I’m keeping a completely open mind on the Tory leadership contest. So long as it’s either Priti Patel or Steve Baker, I really don’t mind who wins…
As for the more favoured candidates (at least as far as the bookies are concerned), what I’m really not seeing so far is much evidence that any of them has quite woken up to the existential threat facing the Conservative Party.
Perhaps the results of the European Parliament elections will concentrate their minds. But I doubt it. The Conservatives have already priced in the inevitable fact that the Brexit Party is going to be the runaway winner of the EU elections and that it will mark the biggest electoral defeat in the Conservatives’ 185-year history.
Yet still, from what I’ve seen from their interviews, statements to the press, and campaign slogans so far, they all still think it’s business as usual.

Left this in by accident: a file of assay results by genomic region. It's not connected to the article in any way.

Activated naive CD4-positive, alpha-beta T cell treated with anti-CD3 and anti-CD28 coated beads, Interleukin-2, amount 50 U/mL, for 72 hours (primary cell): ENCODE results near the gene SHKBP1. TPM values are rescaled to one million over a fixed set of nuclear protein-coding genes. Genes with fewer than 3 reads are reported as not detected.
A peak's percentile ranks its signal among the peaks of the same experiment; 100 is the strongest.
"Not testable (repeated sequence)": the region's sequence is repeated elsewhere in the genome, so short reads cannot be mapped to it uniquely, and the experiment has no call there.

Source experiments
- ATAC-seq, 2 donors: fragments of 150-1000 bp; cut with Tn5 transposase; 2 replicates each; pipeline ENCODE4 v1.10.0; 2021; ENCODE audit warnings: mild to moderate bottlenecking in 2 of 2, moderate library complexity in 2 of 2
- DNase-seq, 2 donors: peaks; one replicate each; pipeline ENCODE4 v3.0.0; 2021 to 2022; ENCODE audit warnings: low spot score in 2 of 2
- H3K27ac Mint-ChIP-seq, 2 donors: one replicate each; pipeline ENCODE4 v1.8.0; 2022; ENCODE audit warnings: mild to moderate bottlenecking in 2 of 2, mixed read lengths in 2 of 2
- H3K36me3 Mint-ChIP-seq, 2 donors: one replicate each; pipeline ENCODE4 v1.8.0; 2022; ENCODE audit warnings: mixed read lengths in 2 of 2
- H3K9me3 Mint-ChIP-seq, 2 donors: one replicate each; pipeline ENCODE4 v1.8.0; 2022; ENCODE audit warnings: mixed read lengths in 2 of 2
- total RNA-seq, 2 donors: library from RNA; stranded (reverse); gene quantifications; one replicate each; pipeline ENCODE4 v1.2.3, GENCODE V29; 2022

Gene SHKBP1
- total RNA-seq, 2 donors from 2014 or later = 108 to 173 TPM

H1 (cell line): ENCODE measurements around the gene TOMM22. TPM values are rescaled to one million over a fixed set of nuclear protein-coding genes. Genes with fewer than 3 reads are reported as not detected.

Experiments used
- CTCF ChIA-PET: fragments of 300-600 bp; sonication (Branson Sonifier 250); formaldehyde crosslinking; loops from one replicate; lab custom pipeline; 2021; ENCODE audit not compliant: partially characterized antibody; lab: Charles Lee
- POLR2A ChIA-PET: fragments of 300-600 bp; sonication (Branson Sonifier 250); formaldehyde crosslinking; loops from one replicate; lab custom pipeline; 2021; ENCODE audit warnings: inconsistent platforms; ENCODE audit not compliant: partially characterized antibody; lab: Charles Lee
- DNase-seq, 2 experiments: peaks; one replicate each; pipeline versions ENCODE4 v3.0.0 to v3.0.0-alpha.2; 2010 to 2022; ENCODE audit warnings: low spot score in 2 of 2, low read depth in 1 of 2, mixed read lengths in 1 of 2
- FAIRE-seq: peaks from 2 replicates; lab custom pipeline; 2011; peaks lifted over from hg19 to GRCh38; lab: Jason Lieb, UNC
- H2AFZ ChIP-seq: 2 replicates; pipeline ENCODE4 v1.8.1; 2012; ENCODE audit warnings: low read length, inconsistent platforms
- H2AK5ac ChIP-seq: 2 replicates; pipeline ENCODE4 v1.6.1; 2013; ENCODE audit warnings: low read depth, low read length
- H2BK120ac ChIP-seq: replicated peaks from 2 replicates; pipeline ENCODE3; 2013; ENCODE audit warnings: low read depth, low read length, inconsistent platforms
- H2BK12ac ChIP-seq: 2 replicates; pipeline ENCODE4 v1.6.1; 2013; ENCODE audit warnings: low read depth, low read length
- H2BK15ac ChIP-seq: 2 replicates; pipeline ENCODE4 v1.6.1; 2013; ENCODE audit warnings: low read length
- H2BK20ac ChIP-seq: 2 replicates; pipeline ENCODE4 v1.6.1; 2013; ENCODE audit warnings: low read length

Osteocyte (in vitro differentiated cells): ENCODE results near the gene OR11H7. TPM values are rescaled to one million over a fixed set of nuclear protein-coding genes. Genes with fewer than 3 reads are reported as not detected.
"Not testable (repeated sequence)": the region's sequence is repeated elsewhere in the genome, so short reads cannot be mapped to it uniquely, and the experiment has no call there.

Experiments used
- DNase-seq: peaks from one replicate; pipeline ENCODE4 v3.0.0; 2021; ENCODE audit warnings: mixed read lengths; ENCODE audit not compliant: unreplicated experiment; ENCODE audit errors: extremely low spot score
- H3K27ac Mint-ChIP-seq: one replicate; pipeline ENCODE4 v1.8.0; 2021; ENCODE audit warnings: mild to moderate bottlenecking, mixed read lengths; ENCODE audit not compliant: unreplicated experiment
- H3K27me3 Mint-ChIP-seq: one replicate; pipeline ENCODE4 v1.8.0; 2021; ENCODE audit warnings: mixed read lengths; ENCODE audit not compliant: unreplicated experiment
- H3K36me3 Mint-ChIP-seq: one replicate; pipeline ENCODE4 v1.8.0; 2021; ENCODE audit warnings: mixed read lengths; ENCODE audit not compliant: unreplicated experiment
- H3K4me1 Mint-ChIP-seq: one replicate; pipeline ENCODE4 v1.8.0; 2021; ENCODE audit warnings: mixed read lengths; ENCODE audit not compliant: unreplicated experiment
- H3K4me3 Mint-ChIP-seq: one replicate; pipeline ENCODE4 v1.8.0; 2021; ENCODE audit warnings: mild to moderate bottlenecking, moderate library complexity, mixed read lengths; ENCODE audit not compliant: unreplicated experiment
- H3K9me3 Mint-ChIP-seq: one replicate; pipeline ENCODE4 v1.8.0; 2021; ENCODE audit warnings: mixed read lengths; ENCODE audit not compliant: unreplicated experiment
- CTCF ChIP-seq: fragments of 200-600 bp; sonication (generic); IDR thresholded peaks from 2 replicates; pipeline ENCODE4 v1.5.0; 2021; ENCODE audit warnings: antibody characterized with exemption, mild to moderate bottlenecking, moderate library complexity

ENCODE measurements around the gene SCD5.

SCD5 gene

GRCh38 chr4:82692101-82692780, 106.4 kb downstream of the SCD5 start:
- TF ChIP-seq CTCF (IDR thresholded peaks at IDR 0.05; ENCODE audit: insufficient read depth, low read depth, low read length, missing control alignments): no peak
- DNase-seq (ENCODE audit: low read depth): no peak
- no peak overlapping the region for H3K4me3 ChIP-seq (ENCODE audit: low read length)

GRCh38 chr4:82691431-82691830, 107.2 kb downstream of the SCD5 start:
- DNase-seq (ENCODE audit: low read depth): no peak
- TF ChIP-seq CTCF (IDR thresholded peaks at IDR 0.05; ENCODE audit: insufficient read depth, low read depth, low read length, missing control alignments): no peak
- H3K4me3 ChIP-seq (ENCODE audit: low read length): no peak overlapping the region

That is, all the Tory leadership candidates believe that
- Conservatives are the natural party of government
- The next election will be run in the centre ground.
- Whoever wins must reunite the party’s left and right and build a broad tent coalition.
This has all been established lore in the Westminster bubble for so long that it has achieved the level of folk wisdom. But what very few inside the bubble have realised is the degree to which things have changed, and changed utterly, since the Brexit genie was let out of the bottle in June 2016.
The Brexit genie changed a lot of things. One thing it did was drive quite a few people on the Remain side of the argument completely bonkers. There’s a whole separate article to be written about this: people who you thought were reasonably normal but who turned out to be gibbering loons.
Obvious examples include: Professor AC Grayling; Andrew Adonis; Anna Soubry; Matthew Parris. I’m sure you’ll enjoy coming up with a few more names.
Less obvious ones include at least one of the current batch of leadership candidates: Rory Stewart.